7. One author from this period observed: “In addition to its specifically Marian content, the dogma teaches us about man generally. It projects and silhouettes man in his true dimensions, against his true horizon. The solemn definition of Our Lady’s glorious Assumption stands forth as a timely–indeed, desperately needed–affirmation of Christian Humanism. Over against atheistic materialism and naturalism on the one hand, and exaggerated spiritualism and ultrasupernaturalism on the other hand, Christian Humanism declares man for what he really is, a creature composed of body and soul, and made to the image and likeness of God; Christian Humanism upholds the value and dignity of human beings in body and soul; Christian Humanism acknowledges the worth of life here on earth but, at the same time, warns that our destiny is not confined to this world; and, finally, as to that destiny–supernatural salvation, Christian Humanism insists that it is not purely spiritual but embraces the whole man, body as well as soul–in short, the human person.” George Shea, “The Assumption,” in The Mystery of the Woman: Essays on the Mother of God Sponsored by the Department of Theology of Notre Dame University. O’Connor, Edward D., ed. (Notre Dame, Indiana: University of Notre Dame Press, 1956), pp. 61-114 at 104-105.
8. Lambeth 1948, Resolution 1, at www.lambethconference.org/resolutions/1948/1948-1.cfm
9. “We agree that there can be but one mediator between God and man, Jesus Christ, and reject any interpretation of the role of Mary which obscures this affirmation. We agree in recognizing that Christian understanding of Mary is inseparably linked with the doctrines of Christ and the Church. We agree in recognizing the grace and unique vocation of Mary, Mother of God Incarnate (Theotokos), in observing her festivals, and in according her honor in the communion of saints. We agree that she was prepared by divine grace to be the mother of the Redeemer, by whom she herself was redeemed and received into glory. We further agree in recognizing in Mary a model of holiness, obedience, and faith for all Christians. We accept that it is possible to regard her as a prophetic figure in the Church of God before as well as after the Incarnation” (§30). In Anglican Roman Catholic International Commission, Authority in the Church II , in The Final Report (London: Church House / Catholic Truth Society, 1982).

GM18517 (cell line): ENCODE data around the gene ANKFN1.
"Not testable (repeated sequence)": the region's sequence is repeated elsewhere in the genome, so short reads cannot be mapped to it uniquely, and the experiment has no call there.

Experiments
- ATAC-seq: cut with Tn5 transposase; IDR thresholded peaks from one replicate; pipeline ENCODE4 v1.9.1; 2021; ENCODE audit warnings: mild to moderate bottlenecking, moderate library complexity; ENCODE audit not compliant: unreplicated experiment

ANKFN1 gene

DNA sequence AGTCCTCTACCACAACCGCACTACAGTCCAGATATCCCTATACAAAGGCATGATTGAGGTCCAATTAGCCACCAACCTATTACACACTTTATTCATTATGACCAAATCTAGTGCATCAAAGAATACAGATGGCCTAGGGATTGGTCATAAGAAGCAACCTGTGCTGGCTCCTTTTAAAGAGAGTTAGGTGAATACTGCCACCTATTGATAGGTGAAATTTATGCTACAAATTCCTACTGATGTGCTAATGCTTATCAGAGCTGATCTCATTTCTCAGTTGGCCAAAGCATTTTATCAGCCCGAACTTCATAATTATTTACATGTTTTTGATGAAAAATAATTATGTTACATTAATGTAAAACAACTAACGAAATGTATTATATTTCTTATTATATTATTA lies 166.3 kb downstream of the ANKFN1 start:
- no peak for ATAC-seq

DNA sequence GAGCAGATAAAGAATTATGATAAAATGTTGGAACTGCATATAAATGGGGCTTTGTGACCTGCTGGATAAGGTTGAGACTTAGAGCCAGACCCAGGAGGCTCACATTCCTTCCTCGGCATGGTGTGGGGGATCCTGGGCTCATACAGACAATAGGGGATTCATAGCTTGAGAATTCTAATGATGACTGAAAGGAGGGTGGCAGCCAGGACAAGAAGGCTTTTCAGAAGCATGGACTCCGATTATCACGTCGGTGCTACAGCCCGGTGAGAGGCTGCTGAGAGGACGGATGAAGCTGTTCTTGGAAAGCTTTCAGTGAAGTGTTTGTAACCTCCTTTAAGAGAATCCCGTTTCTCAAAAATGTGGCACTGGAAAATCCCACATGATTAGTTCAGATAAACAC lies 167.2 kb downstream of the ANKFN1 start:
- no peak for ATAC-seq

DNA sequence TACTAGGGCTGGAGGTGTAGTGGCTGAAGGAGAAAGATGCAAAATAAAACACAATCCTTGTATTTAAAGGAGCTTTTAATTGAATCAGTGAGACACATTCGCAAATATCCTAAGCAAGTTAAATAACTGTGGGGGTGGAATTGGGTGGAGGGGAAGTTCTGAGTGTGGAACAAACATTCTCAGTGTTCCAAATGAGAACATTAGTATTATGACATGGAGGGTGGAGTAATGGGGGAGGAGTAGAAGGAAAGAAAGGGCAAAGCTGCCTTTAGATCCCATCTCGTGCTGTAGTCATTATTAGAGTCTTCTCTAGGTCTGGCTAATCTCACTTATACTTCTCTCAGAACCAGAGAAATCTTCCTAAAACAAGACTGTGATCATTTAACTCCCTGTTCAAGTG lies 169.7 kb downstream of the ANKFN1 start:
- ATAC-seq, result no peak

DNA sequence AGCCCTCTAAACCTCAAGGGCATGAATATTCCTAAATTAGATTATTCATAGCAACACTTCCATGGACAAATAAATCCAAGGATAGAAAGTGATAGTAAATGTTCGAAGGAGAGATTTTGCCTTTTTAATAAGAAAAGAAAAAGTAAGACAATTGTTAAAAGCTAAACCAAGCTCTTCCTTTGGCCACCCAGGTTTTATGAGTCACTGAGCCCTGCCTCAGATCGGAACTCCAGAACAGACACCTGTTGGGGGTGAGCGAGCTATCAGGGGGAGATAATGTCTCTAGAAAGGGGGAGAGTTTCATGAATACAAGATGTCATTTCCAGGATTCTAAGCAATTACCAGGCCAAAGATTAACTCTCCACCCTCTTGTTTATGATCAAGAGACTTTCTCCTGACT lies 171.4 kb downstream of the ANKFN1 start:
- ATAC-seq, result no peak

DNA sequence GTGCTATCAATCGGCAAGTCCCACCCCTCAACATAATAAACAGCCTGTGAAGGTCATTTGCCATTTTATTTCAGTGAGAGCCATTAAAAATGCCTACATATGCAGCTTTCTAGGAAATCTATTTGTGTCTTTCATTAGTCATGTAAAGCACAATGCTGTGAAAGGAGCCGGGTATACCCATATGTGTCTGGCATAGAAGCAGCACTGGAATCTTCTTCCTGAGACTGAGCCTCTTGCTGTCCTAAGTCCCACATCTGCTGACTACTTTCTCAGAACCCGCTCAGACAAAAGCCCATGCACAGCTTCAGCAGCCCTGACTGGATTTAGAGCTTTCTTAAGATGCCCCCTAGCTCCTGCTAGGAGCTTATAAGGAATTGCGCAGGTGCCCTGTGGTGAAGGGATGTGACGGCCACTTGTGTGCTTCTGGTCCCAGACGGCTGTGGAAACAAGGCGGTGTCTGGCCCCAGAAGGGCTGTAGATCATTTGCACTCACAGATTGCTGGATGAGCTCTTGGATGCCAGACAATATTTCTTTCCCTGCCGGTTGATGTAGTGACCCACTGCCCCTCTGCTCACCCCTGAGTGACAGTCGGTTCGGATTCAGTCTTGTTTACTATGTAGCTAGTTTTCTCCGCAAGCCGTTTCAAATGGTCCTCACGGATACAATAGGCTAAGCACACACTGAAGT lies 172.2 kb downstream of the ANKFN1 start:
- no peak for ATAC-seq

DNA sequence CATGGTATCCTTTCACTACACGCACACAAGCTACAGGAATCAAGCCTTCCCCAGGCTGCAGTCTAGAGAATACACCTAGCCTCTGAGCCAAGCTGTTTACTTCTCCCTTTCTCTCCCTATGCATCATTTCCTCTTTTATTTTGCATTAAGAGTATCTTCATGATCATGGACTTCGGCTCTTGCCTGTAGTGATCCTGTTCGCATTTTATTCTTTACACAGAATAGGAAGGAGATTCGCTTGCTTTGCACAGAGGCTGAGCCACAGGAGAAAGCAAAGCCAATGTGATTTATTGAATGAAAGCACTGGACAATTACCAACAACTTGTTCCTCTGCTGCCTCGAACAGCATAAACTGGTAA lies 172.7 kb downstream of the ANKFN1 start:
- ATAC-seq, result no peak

10. See, for example, Henry Chadwick, “Eucharist and Christology in the Nestorian Controversy,” Journal of Theological Studies 2 (1951): 163f. Chadwick suggests an influence of Monophysite, one nature Christology behind the teaching, and perceived in it a devaluation of the humanity of Christ and of humanity in general. ARCIC’s re-reception of this teaching unfolds the dogma’s intent, on the contrary, to affirm Mary’s solidarity with the whole human community.
11. For example: “But it exhorts theologians and preachers of the divine word to abstain zealously both from all gross exaggerations as well as from petty narrow-mindedness in considering the singular dignity of the Mother of God.” Second Vatican Council, Dogmatic Constitution on the Church (Lumen Gentium), §67. See also, Pope Paul VI: “the ecumenical aspect of Marian devotion is shown in the Catholic Church’s desire that, without in any way detracting from the unique character of this devotion, every care should be taken to avoid any exaggeration which could mislead other Christian brethren about the true doctrine of the Catholic Church.” Apostolic Exhortation for the Right Ordering and Development of Devotion to the Blessed Virgin Mary (Marialis Cultus) (Daughters of Saint Paul, 1974), §32.
12. In Canada, the National Liturgical Office for the Episcopal Commission for the Liturgy issued “Mary in the Liturgy” in 1987 as resource for the Marian Year. It is Number 3 in the Canadian Series in the Liturgy.
13. The official text of this liturgical source appears in two volumes: Congregatio pro cultu divino, Collectio missarum de beata Maria Virgine, editio typica altera (Città del Vaticano: Libreria Editrice Vaticana, 1987) and idem, Lectionarium pro missis de beata Maria Virgine. Editio typica (Città del Vaticano: Libreria Editrice Vaticana, 1987). An English version of this source is the Collection of Masses of the Blessed Virgin Mary, Volume I, Sacramentary (New York: Catholic Book Publishing, 1992). These liturgies were developed largely in response to a need for texts at Marian shrines and places of pilgrimage. This resource does not modify or change the directives of the General Roman Calendar (1969), the Roman Missal (1975), or the Lectionary (1981), nor is its use obligatory. It is largely unknown in Canada, not having been formally approved for use by the Canadian Conference of Catholic Bishops.